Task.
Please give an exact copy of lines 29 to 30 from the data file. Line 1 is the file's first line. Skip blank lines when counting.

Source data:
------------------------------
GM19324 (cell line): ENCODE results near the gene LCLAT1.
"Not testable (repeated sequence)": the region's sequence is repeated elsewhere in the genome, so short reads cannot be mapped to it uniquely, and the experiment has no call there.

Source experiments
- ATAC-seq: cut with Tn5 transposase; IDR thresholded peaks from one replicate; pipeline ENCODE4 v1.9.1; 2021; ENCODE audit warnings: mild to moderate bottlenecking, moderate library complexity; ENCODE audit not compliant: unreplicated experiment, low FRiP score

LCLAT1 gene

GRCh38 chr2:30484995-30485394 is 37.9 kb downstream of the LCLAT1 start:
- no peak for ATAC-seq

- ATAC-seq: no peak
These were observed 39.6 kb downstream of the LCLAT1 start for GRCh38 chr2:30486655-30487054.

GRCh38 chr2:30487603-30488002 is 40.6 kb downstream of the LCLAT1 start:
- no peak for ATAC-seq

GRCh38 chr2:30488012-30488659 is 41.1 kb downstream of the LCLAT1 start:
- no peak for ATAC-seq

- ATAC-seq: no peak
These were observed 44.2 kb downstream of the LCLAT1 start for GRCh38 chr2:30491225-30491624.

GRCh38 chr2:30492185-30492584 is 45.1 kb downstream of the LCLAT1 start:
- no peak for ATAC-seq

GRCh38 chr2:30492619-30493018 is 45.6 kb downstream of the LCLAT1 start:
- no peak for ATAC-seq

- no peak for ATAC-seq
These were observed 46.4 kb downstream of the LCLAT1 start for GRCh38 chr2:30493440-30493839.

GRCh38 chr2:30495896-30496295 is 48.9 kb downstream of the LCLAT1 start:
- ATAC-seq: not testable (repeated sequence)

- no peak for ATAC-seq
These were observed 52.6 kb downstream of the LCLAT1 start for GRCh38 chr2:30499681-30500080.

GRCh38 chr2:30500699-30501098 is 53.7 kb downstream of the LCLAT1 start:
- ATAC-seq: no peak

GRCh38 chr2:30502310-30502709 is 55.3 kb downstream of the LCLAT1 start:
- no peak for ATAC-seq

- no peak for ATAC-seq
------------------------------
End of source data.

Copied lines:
- no peak for ATAC-seq

- no peak for ATAC-seq